Last Friday saw the latest instalment of FITC's Emerging Technology & Advertising (ETA) event series touch down in Toronto. While labelled rather dryly as a "one day conversation on how technology will impact brands", ETA 2012 brought together an improbably diverse selection of speakers to think out loud about design, emerging trends in interaction, engagement and commerce in an intimate and conversational setting. With a speaker roster starting with Ray Kurzweil and finishing with Golan Levin, this might have been one of the more 'out there' events one could dream up for an agency-centric audience as the assembled presenters served up inspiration and provocation (more of the latter, actually) across many domains. CAN was on scene to document the proceedings and I've prepared a summary with some accompanying remarks.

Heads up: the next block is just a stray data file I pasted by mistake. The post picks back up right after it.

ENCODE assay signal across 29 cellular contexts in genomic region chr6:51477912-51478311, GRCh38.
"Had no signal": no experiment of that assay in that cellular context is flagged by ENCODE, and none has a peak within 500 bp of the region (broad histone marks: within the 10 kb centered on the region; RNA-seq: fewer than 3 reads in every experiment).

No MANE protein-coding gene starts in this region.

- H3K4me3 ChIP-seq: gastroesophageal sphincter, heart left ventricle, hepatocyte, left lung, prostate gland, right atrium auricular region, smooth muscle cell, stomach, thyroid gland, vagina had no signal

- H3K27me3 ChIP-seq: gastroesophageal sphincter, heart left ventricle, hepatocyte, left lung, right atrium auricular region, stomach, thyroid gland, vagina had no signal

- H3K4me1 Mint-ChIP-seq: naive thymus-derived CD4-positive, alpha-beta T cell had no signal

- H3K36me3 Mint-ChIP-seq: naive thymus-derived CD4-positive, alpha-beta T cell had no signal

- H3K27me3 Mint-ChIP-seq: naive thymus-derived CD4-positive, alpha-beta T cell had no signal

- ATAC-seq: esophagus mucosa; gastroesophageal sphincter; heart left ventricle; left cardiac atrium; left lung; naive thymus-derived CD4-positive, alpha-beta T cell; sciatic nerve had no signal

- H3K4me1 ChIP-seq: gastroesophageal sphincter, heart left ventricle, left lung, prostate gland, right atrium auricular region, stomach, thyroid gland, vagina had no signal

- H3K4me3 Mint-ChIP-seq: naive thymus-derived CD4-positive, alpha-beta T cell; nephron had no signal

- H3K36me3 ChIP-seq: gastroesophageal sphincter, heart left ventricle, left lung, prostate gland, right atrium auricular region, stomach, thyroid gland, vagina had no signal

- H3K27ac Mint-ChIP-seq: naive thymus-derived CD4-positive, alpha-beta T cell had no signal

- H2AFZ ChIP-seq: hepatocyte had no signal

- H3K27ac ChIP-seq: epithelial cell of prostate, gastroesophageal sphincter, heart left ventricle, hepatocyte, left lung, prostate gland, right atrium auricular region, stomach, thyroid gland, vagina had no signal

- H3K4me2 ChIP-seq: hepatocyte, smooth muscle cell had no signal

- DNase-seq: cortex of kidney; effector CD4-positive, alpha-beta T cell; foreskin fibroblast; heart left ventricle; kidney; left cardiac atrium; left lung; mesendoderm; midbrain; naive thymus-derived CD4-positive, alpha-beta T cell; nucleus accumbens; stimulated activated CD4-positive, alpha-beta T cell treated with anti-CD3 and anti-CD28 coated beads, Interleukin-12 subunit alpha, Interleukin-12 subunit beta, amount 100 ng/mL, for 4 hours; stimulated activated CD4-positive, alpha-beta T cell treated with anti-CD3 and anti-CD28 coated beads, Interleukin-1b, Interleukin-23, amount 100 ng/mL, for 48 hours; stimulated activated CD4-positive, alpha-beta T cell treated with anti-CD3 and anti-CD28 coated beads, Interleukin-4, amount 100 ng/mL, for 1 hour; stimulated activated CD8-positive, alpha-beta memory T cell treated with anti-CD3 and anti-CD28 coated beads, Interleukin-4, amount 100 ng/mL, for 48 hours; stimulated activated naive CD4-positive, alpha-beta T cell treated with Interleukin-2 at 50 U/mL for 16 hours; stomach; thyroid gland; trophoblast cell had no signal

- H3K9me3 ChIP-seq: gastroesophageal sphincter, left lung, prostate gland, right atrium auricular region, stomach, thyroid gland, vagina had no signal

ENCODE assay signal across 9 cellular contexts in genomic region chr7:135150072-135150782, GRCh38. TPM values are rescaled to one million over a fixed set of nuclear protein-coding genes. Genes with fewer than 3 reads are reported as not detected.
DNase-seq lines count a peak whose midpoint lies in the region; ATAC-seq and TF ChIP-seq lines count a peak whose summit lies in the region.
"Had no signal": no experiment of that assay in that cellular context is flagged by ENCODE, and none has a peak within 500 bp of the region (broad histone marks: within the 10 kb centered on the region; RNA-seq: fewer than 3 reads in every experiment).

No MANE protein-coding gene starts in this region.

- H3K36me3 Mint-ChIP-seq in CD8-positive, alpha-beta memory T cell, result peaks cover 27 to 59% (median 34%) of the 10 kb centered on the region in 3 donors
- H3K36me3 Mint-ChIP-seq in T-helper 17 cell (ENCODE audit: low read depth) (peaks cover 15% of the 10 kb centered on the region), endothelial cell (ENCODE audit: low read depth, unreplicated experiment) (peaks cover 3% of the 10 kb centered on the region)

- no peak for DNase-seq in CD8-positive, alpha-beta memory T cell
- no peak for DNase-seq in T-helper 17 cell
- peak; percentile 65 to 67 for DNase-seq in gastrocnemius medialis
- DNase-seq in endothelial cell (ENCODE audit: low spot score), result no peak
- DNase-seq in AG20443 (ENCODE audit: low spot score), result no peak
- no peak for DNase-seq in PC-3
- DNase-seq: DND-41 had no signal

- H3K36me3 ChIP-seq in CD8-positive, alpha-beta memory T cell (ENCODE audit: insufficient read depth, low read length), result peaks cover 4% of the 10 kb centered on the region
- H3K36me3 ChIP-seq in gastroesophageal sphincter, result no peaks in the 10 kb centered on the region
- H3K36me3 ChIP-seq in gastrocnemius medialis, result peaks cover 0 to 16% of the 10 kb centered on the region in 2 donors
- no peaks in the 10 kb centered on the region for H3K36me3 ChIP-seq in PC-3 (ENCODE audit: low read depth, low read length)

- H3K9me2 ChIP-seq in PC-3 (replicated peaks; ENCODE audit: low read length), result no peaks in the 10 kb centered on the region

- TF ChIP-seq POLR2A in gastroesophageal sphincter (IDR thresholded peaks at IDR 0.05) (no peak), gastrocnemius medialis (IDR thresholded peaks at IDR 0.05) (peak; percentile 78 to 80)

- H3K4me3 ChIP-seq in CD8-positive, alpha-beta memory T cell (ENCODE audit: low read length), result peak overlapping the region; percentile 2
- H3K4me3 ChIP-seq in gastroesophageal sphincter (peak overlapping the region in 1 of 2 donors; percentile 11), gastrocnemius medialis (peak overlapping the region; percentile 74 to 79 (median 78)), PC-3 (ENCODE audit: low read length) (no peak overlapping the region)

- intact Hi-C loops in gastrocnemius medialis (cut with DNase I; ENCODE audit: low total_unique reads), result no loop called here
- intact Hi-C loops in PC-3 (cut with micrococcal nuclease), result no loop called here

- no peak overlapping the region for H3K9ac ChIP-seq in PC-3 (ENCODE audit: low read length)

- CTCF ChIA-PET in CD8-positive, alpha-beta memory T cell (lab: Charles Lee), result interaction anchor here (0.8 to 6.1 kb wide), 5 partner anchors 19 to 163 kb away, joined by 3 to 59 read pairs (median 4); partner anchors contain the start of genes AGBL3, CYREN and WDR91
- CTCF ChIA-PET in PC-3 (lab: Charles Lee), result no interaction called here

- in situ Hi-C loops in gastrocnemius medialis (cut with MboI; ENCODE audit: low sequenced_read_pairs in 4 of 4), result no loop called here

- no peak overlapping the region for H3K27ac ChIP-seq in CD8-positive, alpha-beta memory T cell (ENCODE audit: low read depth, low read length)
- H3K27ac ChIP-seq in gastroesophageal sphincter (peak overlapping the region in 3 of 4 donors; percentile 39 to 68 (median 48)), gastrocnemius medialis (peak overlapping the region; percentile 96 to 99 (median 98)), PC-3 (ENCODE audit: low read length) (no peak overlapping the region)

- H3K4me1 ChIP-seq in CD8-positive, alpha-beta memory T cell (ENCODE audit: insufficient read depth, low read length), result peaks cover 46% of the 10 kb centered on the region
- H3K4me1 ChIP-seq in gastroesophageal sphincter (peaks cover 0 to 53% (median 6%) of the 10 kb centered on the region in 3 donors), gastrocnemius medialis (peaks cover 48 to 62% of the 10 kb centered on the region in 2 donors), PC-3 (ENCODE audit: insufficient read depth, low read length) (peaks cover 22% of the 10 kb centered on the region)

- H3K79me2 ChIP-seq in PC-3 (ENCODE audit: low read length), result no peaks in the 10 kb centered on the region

ETA 2012 opened with a bang with an appearance by futurist, inventor and ardent singularitarian Ray Kurzweil. Kurzweil opened his presentation with some ad-libbed commentary about how expensive advertising used to be and how unpredictable the field is now as "it is [near] impossible to design virality." To illustrate the unpredictably of technological shifts he cited two examples, first describing Google's search engine as a "late night dorm challenge" with legs and the pointed out that a child with a smartphone in Africa now has more access to more information than the president of America did 15 years ago. Drawing on dozens of graphs charting the adoption rates, processing power and global bandwidth, Kurzweil argued that technological progression was never 'sudden' and that it could always be read as occurring on a smooth, exponential curve; His trump card to illustrate this point was the arc of processing power connecting his 1950s era "room-sized" student computer, his present-day smartphone and the "blood cell-sized devices that we could expect in 25 years". This bold prediction served as a segue into an overview about the intersection of information and health sciences that zoomed through gene-hacking, 3D organ printing, neural implants and the cloud – apparently the future just beyond the perceivable horizon is quite rosy.